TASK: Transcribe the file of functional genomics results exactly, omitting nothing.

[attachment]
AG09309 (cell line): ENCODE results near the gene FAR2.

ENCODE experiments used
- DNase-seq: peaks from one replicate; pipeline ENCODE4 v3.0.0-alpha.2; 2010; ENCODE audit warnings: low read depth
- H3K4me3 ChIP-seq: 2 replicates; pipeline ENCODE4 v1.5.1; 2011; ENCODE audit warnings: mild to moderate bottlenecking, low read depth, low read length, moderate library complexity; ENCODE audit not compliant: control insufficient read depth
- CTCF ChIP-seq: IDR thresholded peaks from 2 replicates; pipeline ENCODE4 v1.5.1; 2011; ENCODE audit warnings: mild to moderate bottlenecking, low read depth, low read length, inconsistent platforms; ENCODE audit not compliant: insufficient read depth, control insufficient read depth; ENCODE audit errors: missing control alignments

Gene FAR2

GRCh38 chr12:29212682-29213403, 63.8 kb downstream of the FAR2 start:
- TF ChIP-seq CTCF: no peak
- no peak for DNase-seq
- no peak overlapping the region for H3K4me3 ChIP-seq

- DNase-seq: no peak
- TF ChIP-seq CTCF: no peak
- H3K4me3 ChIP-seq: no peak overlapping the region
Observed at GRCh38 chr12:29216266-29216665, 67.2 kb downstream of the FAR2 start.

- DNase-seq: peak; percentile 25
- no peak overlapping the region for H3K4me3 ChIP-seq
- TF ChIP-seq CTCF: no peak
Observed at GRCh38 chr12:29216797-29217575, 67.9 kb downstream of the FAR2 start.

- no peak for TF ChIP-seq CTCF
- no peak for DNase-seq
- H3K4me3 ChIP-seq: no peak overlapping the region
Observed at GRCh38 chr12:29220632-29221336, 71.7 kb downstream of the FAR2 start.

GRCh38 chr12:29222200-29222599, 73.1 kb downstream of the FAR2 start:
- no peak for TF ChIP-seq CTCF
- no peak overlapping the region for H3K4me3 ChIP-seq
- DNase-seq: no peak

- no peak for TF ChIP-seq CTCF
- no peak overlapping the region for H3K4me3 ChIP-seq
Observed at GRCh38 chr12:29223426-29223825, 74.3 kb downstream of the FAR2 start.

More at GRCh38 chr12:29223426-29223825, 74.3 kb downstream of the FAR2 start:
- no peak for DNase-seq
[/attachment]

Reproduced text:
AG09309 (cell line): ENCODE results near the gene FAR2.

ENCODE experiments used
- DNase-seq: peaks from one replicate; pipeline ENCODE4 v3.0.0-alpha.2; 2010; ENCODE audit warnings: low read depth
- H3K4me3 ChIP-seq: 2 replicates; pipeline ENCODE4 v1.5.1; 2011; ENCODE audit warnings: mild to moderate bottlenecking, low read depth, low read length, moderate library complexity; ENCODE audit not compliant: control insufficient read depth
- CTCF ChIP-seq: IDR thresholded peaks from 2 replicates; pipeline ENCODE4 v1.5.1; 2011; ENCODE audit warnings: mild to moderate bottlenecking, low read depth, low read length, inconsistent platforms; ENCODE audit not compliant: insufficient read depth, control insufficient read depth; ENCODE audit errors: missing control alignments

Gene FAR2

GRCh38 chr12:29212682-29213403, 63.8 kb downstream of the FAR2 start:
- TF ChIP-seq CTCF: no peak
- no peak for DNase-seq
- no peak overlapping the region for H3K4me3 ChIP-seq

- DNase-seq: no peak
- TF ChIP-seq CTCF: no peak
- H3K4me3 ChIP-seq: no peak overlapping the region
Observed at GRCh38 chr12:29216266-29216665, 67.2 kb downstream of the FAR2 start.

- DNase-seq: peak; percentile 25
- no peak overlapping the region for H3K4me3 ChIP-seq
- TF ChIP-seq CTCF: no peak
Observed at GRCh38 chr12:29216797-29217575, 67.9 kb downstream of the FAR2 start.

- no peak for TF ChIP-seq CTCF
- no peak for DNase-seq
- H3K4me3 ChIP-seq: no peak overlapping the region
Observed at GRCh38 chr12:29220632-29221336, 71.7 kb downstream of the FAR2 start.

GRCh38 chr12:29222200-29222599, 73.1 kb downstream of the FAR2 start:
- no peak for TF ChIP-seq CTCF
- no peak overlapping the region for H3K4me3 ChIP-seq
- DNase-seq: no peak

- no peak for TF ChIP-seq CTCF
- no peak overlapping the region for H3K4me3 ChIP-seq
Observed at GRCh38 chr12:29223426-29223825, 74.3 kb downstream of the FAR2 start.

More at GRCh38 chr12:29223426-29223825, 74.3 kb downstream of the FAR2 start:
- no peak for DNase-seq